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How to deal with populism

The case of Brazil shows that democracies need strong institutions, which avoid the concentration of power, to absorb populist movements without the risk of collapsing.

In Brazil, the latest episode of populism seems to be coming to an end. The strong anti-system wave, motivated by the Brazilian public’s distrust of traditional politicians, has lost much of the strength that brought Jair Bolsonaro to the presidency in 2018. Bolsonaro not only carried out a far-right populist campaign, as ruler he opted for conflict, polarization and abuse of the rule of law. His autocratic tendencies have put Brazil’s democratic institutions to a severe test.

Now he is seeking his re-election for an additional period of four years, in the presidential elections whose first round will be held on October 2. However, the polls show enormous disenchantment with the way of governing of the former artillery captain of the Brazilian Army, who had a long career in the Chamber of Deputies as a representative of Rio de Janeiro. A negative view of the country’s direction also prevails among the electorate.

Worse yet, Bolsonaro faces competition from former President Luis Ignacio Lula da Silva. Lula, who governed Brazil between 2003-2010, ran again as a presidential candidate, after, in March 2021, the Brazilian justice exonerated him from corruption charges related to the case of bribery of politicians and businessmen, known as Operation “Car Wash”.

Brazil has a second round system for presidential elections. If no candidate wins more than 50% of the votes on October 2, the two most voted go to a second round, which would be held four weeks later. However, Lula has such a big advantage in the intention to vote that the polling houses assign him a significant probability of winning the election in the first round.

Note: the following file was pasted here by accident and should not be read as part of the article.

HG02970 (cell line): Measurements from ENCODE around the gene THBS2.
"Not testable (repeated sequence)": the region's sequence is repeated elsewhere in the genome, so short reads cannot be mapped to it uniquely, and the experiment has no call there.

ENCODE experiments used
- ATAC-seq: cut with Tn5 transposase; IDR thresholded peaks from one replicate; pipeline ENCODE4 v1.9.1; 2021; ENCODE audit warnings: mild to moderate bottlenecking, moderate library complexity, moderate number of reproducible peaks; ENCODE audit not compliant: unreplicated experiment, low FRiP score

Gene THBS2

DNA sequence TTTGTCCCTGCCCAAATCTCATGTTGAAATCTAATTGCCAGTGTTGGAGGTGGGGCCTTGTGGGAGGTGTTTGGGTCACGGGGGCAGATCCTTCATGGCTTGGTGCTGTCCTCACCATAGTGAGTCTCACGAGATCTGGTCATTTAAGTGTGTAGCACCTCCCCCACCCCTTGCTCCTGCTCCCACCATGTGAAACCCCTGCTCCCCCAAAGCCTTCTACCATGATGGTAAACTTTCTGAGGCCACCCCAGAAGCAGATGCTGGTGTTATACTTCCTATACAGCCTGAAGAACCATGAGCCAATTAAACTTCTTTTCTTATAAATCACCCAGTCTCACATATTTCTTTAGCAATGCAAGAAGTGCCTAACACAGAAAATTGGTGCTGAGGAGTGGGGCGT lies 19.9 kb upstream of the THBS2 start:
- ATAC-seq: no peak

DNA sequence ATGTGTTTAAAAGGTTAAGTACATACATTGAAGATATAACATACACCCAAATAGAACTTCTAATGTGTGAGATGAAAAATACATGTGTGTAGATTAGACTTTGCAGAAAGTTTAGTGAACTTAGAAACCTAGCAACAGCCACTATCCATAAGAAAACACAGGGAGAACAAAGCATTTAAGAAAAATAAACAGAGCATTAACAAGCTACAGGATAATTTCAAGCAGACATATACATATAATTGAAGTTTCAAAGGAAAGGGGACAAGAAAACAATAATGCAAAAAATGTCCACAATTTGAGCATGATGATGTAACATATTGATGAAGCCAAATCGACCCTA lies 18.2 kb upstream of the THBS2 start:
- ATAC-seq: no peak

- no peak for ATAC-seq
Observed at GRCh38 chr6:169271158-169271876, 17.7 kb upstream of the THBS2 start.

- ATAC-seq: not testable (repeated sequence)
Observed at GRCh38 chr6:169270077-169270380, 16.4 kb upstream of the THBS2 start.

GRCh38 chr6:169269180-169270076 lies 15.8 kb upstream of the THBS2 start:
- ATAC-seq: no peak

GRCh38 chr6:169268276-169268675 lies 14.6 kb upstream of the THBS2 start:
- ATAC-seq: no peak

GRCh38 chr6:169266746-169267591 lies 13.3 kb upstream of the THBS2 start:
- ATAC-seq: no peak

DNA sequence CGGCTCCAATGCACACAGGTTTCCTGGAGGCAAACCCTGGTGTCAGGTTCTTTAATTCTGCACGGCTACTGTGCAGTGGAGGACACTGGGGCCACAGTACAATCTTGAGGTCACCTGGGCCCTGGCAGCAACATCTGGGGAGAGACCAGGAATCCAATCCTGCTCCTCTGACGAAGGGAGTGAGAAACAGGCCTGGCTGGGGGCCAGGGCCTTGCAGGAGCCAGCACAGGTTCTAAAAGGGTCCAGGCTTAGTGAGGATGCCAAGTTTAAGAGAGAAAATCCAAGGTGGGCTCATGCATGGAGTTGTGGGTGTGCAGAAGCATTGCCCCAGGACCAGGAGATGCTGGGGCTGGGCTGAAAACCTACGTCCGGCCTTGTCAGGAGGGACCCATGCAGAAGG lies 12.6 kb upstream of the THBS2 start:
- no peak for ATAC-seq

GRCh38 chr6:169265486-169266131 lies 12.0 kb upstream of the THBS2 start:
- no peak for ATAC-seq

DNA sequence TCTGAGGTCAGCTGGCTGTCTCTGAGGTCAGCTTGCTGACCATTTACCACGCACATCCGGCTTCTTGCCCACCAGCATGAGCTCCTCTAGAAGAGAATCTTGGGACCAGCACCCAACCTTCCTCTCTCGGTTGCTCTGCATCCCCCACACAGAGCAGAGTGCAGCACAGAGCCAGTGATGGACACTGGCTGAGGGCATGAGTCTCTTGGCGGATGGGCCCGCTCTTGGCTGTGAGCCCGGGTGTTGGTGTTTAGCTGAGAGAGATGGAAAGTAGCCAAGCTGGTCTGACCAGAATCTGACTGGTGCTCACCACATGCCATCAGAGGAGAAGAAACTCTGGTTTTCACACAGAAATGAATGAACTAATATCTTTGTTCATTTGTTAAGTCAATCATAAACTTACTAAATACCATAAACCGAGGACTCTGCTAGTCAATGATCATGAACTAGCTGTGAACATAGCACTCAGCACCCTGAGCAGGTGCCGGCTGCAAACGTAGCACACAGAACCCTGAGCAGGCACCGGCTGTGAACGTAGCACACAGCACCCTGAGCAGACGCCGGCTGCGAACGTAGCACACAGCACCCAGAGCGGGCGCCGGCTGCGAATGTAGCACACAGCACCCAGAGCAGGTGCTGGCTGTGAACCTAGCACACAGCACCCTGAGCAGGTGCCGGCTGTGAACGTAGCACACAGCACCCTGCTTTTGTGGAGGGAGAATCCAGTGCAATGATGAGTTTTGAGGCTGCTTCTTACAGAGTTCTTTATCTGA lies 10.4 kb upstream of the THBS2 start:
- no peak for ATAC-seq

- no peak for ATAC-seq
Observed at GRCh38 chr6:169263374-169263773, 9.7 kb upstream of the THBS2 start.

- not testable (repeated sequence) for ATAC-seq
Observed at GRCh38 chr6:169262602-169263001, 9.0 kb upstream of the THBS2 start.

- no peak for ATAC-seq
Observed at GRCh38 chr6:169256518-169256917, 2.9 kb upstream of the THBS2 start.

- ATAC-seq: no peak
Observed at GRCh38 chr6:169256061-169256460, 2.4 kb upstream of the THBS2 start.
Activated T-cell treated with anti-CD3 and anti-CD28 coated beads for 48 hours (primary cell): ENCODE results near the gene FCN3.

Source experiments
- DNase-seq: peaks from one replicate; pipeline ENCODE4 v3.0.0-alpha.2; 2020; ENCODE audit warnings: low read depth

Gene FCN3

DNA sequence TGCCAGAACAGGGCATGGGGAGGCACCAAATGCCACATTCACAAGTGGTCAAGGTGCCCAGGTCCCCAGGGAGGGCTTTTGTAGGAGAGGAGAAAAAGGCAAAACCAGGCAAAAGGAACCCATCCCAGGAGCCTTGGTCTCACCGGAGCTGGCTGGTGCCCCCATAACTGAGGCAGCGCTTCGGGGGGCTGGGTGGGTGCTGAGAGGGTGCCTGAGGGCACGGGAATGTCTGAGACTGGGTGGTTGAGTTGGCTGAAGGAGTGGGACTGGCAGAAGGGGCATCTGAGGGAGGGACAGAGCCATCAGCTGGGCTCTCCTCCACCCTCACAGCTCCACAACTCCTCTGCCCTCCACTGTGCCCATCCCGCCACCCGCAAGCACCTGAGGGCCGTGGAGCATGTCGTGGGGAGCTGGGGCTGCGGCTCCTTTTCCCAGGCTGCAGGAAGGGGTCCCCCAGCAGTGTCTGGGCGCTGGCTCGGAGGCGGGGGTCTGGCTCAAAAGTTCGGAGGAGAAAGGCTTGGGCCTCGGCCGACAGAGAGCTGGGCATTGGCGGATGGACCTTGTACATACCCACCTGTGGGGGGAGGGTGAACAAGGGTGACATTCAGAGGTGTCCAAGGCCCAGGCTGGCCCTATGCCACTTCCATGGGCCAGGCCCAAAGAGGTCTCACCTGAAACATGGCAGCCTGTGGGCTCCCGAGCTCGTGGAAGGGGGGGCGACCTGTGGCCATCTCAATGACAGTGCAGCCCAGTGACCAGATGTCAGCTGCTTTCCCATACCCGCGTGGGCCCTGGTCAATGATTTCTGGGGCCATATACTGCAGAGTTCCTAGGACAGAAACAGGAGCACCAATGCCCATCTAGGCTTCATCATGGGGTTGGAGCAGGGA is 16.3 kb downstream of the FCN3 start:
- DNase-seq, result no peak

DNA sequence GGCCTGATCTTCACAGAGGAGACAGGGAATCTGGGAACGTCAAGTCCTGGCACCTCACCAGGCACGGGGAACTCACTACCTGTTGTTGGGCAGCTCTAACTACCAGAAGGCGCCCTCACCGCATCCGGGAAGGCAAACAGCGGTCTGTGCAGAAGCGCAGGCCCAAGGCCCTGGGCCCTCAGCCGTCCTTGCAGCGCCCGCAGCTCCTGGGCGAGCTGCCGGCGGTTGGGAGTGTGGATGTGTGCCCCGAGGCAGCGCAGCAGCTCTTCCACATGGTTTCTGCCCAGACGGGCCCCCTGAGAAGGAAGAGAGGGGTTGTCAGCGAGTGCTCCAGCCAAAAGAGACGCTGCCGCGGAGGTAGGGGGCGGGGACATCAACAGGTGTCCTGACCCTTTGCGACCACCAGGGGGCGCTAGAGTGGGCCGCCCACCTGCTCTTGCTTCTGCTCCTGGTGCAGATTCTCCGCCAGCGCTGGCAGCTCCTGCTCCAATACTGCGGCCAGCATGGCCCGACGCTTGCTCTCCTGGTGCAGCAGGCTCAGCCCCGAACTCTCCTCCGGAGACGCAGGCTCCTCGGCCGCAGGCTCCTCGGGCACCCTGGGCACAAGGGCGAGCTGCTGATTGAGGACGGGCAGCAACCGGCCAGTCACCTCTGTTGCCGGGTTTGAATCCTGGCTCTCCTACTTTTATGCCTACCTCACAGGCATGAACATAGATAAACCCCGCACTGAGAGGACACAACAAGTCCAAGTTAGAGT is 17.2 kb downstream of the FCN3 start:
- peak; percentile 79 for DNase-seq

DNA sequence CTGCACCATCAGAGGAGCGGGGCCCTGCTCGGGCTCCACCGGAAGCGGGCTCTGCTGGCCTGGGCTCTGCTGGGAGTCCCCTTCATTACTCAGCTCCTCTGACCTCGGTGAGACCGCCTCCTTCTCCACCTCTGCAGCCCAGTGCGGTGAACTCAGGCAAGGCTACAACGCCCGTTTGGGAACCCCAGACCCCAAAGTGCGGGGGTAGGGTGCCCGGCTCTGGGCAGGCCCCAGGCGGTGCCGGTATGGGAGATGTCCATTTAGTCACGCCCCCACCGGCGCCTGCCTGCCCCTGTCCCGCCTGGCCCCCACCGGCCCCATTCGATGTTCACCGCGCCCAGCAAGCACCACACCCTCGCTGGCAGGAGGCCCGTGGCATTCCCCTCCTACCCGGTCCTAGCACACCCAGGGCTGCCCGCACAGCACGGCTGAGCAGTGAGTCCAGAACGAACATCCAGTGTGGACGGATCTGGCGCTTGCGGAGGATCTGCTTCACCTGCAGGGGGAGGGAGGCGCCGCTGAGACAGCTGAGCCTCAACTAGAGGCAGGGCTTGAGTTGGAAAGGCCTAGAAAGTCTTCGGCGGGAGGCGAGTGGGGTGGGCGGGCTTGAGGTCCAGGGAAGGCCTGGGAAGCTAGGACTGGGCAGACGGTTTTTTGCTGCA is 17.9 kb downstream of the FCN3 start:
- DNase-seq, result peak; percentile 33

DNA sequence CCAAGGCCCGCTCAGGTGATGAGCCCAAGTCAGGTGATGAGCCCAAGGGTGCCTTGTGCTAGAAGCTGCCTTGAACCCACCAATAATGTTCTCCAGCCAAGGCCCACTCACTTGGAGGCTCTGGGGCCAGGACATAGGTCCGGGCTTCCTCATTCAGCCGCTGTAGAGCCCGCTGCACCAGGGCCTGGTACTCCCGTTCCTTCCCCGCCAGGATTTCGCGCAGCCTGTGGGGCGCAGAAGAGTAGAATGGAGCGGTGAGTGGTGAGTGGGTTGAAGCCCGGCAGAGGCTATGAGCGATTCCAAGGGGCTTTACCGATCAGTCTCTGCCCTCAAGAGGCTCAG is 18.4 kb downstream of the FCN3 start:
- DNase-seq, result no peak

At 75, Lula remains Brazil’s most popular politician. His two terms as President of the Republic coincided with the upward phase of the commodity cycle in international markets, which propelled the Brazilian economy. The bonanza allowed to grow and distribute. Lula was thus able to finance the social programs that were the hallmark of his government.

Bolsonaro, on the other hand, reaches the end of his term with a stagnant economy. After a strong 5% recovery in 2021, the growth rate plummeted. The OECD forecasts that the GDP will grow 0.6% this year and 1.2% in 2022. Inflation, which is around 12%, has caused a strong loss of purchasing power of the population. At the same time, it has forced the central bank to raise interest rates – a bucket of cold water for investment in productive projects.

Populist movements, like the one that elevated Bolsonaro in 2018, are recurring phenomena in democratic systems. They reappear from time to time, the result of being fed up with the usual politicians. They feed off the perception that the system has stopped working for the people and serves only the interests of the elites. Populism can leave behind reforms that strengthen democracy, but it can also destroy it and lead to the establishment of autocratic regimes, as happened in Venezuela.

The case of Brazil shows that democracies need strong institutions, which avoid the concentration of power, to absorb populist movements without the risk of collapsing. The 1988 Brazilian Constitution established a robust consensual political model, which has been the key to containing the most recent populist wave. It is based on institutions that at the same time disperse and force the sharing of power.

Bolsonaro never knew how to navigate it. Lula, on the other hand, learned that whoever radicalizes loses. Although he campaigned as a left-wing populist in the past, he later knew how to govern from the center. He learned that in order to achieve results, one had to moderate, instead of trying to destroy the institutions.

*Professor at CIDE.

Twitter: @BenitoNacif



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